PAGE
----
In the last two years there have been numerous decertifications from other unions into the UE. Just because a union is big doesn't mean that it has the best contracts. The UE is a militant union because it involves its members, it believes in union democracy and it doesn't have high dollar executive board members.

The UE also supported our first non-majority union conference in August 2004, where non-majority union members and organizers came from as far as Maine, Boston, New York, Pennsylvania, and the eastern part of North Carolina (see Labor Notes¼). I know of other non majority unions that have been created because of our example.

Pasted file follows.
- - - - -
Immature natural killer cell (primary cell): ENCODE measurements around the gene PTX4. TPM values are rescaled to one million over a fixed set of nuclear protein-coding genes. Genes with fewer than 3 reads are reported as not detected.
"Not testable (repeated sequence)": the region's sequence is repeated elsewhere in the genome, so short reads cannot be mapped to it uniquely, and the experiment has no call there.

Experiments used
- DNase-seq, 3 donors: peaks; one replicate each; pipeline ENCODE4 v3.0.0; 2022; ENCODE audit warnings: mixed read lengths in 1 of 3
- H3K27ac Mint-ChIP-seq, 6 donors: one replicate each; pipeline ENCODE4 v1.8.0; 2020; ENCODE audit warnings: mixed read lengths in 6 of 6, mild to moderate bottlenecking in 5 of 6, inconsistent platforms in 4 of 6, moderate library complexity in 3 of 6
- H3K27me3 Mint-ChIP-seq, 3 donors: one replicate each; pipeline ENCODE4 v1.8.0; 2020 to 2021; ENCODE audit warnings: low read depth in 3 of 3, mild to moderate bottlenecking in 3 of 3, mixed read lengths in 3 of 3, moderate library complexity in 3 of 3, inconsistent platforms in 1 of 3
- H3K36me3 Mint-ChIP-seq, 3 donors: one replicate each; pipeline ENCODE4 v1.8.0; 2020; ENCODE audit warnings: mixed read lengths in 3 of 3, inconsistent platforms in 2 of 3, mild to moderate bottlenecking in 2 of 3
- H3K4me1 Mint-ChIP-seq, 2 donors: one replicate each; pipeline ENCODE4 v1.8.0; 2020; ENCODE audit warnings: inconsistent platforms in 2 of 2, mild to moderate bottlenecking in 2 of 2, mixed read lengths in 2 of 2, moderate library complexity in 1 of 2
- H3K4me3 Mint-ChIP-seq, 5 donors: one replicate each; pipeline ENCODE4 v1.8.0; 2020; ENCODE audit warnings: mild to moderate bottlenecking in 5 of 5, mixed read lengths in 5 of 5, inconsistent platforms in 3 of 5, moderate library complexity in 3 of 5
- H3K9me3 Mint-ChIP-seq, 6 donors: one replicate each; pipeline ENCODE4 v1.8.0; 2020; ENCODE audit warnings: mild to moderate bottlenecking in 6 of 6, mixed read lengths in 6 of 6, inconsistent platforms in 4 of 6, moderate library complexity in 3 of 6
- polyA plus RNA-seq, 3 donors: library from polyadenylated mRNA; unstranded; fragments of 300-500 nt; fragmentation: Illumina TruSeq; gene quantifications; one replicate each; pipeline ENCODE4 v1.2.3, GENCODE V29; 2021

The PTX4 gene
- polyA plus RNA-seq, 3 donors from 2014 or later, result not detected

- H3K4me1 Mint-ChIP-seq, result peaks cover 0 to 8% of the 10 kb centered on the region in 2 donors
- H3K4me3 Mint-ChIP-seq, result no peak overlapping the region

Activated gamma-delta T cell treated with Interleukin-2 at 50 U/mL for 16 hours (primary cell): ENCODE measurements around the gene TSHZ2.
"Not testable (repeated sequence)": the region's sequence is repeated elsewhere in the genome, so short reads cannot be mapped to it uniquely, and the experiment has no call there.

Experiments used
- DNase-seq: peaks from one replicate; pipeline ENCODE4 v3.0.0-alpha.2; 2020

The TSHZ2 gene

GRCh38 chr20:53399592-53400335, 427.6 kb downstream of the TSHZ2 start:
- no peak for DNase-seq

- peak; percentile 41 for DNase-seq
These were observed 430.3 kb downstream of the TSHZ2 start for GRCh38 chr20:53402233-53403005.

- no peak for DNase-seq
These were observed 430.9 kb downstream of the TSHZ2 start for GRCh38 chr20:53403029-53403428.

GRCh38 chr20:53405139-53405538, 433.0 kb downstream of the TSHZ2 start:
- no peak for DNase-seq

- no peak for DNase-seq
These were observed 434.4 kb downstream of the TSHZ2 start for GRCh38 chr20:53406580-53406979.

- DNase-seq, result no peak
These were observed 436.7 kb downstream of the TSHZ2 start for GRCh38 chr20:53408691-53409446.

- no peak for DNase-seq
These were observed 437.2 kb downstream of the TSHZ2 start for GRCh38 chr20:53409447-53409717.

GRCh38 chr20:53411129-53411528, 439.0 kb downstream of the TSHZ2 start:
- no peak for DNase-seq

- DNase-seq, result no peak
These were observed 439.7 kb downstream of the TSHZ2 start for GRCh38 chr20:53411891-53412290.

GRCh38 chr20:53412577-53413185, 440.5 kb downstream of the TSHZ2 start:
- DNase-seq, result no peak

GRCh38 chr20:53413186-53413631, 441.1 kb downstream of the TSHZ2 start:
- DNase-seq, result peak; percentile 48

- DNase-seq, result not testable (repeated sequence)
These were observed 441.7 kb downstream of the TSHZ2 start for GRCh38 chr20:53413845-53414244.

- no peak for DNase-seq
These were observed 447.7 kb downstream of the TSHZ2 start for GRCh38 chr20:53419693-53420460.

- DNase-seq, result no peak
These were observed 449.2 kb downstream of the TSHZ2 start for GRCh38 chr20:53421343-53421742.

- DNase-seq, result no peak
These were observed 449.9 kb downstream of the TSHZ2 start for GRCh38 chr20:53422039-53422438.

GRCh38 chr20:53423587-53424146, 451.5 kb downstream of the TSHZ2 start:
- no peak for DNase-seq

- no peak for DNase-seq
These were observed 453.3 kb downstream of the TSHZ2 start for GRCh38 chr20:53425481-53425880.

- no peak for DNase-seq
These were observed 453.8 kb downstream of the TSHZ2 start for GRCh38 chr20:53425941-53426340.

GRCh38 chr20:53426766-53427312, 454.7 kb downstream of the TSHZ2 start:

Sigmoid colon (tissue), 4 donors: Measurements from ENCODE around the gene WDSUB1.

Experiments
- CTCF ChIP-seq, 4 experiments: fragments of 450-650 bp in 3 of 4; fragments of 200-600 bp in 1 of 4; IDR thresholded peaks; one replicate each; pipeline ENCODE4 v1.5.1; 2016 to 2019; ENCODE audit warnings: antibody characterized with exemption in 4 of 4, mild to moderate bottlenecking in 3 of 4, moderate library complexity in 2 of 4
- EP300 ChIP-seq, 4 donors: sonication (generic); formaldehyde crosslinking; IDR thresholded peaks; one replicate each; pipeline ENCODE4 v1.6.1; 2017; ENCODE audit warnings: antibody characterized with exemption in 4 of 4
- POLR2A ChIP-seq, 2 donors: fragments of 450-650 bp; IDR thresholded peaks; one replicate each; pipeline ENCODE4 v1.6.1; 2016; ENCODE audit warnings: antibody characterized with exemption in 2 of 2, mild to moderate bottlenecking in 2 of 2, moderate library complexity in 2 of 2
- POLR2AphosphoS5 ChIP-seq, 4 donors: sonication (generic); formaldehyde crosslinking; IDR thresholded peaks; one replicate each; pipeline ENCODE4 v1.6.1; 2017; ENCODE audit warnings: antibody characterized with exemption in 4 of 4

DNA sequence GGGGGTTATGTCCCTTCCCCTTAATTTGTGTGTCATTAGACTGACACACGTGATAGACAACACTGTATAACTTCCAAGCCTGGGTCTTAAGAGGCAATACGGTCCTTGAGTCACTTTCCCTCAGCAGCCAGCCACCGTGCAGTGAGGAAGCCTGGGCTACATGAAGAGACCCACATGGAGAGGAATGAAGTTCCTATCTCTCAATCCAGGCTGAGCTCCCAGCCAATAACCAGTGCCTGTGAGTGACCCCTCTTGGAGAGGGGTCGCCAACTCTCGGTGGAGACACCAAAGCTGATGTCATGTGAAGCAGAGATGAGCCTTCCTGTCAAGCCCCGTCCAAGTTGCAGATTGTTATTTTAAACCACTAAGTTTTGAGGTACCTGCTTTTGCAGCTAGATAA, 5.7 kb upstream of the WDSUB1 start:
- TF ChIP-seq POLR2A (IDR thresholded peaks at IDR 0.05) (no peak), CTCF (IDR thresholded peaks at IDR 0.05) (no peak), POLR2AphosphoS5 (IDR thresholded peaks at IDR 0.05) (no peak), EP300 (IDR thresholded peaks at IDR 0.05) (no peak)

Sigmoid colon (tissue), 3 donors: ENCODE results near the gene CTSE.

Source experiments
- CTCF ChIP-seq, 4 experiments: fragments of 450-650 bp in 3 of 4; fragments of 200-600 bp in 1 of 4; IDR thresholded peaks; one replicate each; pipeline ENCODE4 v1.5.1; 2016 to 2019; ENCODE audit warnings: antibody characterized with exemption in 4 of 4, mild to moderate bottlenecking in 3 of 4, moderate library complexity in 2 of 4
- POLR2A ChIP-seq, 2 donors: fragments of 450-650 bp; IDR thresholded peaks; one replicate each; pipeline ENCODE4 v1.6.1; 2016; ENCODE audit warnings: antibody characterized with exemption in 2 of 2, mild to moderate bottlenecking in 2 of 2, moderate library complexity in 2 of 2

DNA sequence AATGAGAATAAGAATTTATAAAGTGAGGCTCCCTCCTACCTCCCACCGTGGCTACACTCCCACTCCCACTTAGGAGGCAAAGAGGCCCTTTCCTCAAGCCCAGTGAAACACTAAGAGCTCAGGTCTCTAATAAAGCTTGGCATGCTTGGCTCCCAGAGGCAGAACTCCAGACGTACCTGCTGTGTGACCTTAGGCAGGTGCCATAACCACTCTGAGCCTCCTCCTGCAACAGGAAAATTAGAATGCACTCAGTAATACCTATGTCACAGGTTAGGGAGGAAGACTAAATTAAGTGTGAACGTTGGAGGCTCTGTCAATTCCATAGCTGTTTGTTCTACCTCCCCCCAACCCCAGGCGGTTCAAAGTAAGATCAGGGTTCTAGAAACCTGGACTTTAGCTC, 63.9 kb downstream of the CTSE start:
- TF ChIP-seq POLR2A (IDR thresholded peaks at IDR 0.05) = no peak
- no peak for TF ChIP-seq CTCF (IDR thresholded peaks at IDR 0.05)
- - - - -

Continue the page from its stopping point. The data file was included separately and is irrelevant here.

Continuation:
You're not afraid of losing your job?

I've been a Jehovah's Witness my whole life; I get my strength from not being afraid of this one person that controls everything. I love doing union work and believe that I can be strong if I face my own fears. I ask myself what I'm going to stand up for? When I was growing up, in my household we talked about unions and racism, we talked about Black history. I had that foundation. Workers need to be educated on organizing. We talked about it in my family, but this doesn't happen in a lot of families, so education is the key.